"Soil pollution affects the food we eat, the water we drink, the air we breathe, and the health of our ecosystems," said FAO Deputy Director-General Maria Helen Semedo at the start of the symposium. "The potential of soils to cope with pollution is limited; the prevention of soil pollution should be a top priority worldwide," she added.
But even though agricultural intensification, industrial output, and urbanisation continue at a rapid pace, no systematic assessment of the status of soil pollution at a global level has ever been undertaken, FAO's new report notes. Studies conducted so far have largely been limited to developed economies, so there are massive information gaps regarding the full nature and extent of the problem, according to FAO's survey of existing scientific literature.
What little we do know is cause for concern, the report adds.
For example, in Australia, some 80,000 sites are now estimated to suffer from soil contamination. China has categorized 16% of all its soils - and 19% of its agricultural soils - as polluted. There are approximately three million potentially polluted sites in the European Economic Area and the West Balkans. In the United States, 1,300 sites appear on that country's Superfund National Priorities list of pollution hot spots.
Numbers like these help us understand the types of dangers pollution poses to soils, but "do not reflect the complete extent of soil pollution around the world, and highlight the inadequacy of available information and the differences in registering polluted sites across geographic regions," says Hidden Reality.
Soil pollution often cannot be visually perceived or directly assessed, making it a hidden danger - with serious consequences.
It impacts food security both by impairing plant metabolism and thus reducing crop yields, as well as by making crops unsafe for consumption. Pollutants also directly harm organisms that live in soil and make it more fertile.
And of course, soil contaminated with dangerous elements (for example, arsenic, lead, and cadmium), organic chemicals like PCBs (polychlorinated biphenyls) and PAHs (polycyclic aromatic hydrocarbons) or pharmaceuticals such as antibiotics or endocrine disruptors pose serious risks to human health.
By far, most soil pollution is due to human activities.
Industrial activities including mining, smelting and manufacturing; domestic, livestock and municipal wastes; pesticides, herbicides, fertilisers used in agriculture; petroleum-derived products that are released into or break-down in the environment; fumes generated by transportation — all contribute to the problem.
So-called "emerging pollutants" are also a growing concern. These include pharmaceuticals, endocrine disruptors, hormones and biological pollutants; "e-waste" from old electronics; and the plastics that are nowadays used in almost every human endeavour.
(Almost no science on the fate of plastics in soils exists, observes Hidden Reality, while most e-waste continues to be disposed of in landfills rather than recycled.)
A three-day-long symposium at FAO headquarters represents a first step in identifying and plugging global information gaps and advancing a more cohesive international response to the threats posed by soil pollution. That includes establishing an agenda for action to promote the implementation of the Voluntary Guidelines for Sustainable Management developed by FAO and partners in 2016, as well as recent international commitments to better manage soil pollution.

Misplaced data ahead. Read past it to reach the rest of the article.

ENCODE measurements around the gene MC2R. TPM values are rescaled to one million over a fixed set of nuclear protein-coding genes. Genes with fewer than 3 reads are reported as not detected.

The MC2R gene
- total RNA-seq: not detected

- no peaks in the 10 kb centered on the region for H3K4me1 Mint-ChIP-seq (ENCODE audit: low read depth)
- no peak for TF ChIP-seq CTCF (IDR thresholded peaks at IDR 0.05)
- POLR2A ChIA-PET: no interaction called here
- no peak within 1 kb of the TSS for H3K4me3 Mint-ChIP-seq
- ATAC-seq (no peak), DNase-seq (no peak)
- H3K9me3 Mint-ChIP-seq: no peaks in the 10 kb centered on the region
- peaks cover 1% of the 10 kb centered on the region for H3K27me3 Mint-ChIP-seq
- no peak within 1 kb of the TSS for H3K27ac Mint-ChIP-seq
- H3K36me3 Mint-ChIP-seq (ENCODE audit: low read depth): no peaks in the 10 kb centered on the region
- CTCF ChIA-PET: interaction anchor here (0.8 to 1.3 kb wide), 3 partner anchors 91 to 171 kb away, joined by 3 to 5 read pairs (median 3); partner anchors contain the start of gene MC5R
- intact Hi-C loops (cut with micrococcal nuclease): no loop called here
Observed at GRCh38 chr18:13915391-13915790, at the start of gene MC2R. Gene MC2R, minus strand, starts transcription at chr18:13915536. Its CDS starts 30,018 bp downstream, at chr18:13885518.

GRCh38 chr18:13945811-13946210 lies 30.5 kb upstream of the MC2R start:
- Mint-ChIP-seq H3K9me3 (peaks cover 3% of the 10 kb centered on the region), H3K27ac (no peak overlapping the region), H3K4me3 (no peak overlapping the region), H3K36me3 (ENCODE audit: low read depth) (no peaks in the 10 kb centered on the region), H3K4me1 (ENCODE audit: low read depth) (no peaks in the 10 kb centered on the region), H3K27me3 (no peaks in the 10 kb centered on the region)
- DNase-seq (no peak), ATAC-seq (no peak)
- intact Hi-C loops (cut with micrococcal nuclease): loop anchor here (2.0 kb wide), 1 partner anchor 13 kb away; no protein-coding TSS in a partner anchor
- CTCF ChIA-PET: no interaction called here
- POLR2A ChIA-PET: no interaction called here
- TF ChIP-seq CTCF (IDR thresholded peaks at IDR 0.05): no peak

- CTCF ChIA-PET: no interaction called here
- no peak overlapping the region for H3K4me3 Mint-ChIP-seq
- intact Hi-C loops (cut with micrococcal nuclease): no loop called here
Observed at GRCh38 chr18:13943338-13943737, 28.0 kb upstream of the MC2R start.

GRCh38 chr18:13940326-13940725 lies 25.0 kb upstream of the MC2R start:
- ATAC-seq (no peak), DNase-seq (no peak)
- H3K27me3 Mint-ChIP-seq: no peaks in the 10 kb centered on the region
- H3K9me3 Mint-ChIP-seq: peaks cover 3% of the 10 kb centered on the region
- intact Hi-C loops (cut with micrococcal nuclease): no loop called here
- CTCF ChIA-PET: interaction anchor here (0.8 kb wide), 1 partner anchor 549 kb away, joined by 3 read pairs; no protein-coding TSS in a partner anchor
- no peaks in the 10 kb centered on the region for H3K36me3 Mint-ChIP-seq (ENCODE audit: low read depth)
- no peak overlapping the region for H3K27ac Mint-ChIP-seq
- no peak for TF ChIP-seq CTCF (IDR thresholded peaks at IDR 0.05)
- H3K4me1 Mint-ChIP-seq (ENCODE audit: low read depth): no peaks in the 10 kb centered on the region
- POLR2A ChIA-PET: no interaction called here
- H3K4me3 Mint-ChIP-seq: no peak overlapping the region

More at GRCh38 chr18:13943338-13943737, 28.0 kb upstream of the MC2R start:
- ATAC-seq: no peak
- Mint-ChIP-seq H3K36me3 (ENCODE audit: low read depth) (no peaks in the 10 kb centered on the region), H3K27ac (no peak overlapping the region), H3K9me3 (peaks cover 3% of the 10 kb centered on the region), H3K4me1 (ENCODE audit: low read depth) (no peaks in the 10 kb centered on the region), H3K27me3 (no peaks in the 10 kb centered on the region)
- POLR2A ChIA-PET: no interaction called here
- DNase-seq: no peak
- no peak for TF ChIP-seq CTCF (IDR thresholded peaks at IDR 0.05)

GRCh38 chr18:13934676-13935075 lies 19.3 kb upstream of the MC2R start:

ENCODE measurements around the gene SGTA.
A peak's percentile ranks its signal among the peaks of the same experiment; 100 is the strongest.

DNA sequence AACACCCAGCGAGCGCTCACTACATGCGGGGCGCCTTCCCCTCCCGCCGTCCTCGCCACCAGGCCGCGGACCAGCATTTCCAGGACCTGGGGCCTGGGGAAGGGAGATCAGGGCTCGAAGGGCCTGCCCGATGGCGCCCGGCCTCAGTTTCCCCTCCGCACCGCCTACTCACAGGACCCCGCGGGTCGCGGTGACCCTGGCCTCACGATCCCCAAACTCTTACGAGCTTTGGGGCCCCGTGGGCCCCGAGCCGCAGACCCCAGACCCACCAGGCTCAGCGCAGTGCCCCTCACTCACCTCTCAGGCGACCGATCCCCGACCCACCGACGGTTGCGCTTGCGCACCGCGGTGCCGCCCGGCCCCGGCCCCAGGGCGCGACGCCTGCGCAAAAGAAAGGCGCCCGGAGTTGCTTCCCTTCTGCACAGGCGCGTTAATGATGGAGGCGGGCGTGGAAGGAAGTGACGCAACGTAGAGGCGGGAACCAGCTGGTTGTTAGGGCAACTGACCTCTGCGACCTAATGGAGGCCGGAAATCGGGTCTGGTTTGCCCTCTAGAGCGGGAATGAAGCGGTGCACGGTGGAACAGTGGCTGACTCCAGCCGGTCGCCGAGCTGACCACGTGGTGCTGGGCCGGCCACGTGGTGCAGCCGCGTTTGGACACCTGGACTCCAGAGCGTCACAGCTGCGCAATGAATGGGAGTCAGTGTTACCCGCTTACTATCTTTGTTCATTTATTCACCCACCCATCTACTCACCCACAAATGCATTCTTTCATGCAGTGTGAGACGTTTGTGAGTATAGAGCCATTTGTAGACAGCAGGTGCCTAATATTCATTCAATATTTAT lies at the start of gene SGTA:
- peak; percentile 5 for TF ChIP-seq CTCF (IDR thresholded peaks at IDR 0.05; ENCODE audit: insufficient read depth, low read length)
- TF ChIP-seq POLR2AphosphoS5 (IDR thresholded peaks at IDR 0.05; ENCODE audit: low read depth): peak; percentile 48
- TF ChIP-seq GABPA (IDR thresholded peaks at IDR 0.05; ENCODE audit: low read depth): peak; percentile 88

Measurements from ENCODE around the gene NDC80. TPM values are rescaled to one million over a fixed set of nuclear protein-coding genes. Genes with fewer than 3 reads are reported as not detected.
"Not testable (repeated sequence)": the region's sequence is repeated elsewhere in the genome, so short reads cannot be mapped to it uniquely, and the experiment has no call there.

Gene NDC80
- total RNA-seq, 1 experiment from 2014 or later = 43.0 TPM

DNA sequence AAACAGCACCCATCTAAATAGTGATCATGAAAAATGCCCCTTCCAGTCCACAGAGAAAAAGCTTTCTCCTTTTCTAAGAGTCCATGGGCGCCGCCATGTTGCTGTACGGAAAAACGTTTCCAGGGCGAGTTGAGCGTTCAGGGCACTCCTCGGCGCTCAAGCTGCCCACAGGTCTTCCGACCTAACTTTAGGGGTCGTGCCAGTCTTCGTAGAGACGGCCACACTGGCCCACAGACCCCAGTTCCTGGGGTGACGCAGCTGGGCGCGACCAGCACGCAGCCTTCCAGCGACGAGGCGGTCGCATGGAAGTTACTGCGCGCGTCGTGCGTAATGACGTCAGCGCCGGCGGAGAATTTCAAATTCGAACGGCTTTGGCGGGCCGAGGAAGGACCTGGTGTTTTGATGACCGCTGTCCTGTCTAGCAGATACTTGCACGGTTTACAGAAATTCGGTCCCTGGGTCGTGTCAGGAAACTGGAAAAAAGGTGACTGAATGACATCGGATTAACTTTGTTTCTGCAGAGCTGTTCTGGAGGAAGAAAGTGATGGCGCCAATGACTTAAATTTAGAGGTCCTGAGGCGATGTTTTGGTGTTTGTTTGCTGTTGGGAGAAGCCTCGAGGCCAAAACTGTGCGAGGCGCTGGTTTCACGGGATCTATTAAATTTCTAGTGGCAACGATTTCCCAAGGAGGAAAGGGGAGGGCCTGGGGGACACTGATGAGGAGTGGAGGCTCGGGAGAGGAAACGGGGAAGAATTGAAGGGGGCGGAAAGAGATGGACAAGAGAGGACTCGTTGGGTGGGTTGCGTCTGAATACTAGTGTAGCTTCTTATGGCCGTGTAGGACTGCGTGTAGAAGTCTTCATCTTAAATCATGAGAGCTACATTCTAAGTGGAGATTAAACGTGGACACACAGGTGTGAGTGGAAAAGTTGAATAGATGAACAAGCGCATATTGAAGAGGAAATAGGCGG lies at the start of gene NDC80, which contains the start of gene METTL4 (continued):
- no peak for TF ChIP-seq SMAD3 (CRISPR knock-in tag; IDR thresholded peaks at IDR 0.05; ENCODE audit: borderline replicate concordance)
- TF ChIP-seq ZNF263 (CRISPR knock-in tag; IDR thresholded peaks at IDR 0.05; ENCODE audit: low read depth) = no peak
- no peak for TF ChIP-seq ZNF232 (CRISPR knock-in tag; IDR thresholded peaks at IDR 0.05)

FAO's report is a synthesis of existing scientific research on soil pollution. Noteworthy facts and figures from that research include:
• Production of chemicals grown rapidly in recent decades and is projected to increase annually by 3.4% until 2030. Non-OECD countries will be much greater contributors in the future.
• In 2015, the European chemical industry produced 319 million tonnes of chemicals. Of these, 117 million tonnes (MT) were deemed hazardous to the environment.
• Global production of municipal solid waste was around 1.3 billion tonnes per year in 2012; it is expected to rise to 2.2 billion tonnes annually by 2025.
• In many world regions, levels of persistent organic pollutants in human milk are significantly above those considered safe, with a higher incidence in India and in some European and African countries.
• Certain low- and middle-income countries have notably increased their use of pesticides over the last decade. Bangladesh, for example, did so by four times, Rwanda and Ethiopia by over six times, and Sudan by ten times.
• Global manure production increased 66 percent between 1961 and 2016, from 73 to 124 MT. The volume of manure applied to soils grew from 18 to 28 MT, and the amount of manure left on pasture increased from 48 to 86 MT. Manure can contain high amounts of heavy metals, pathogen organisms and antibiotics.
• Soils near roads have high levels of heavy metals, hydrocarbons, and other pollutants, posing a threat when food production occurs in adjacent areas or grazing on roadside soils takes place.
• Approximately 110 million mines or other unexploded pieces of ordnance are scattered across 64 countries on all continents, remnants of wars that can have deadly consequences for farmers and which can release heavy metals through weathering.
• Almost all soil in the northern hemisphere contains radionuclides in higher concentrations than the background level — even in remote areas, as a result of fallout from atmospheric testing of nuclear weapons and radiological events like the Chernobyl accident.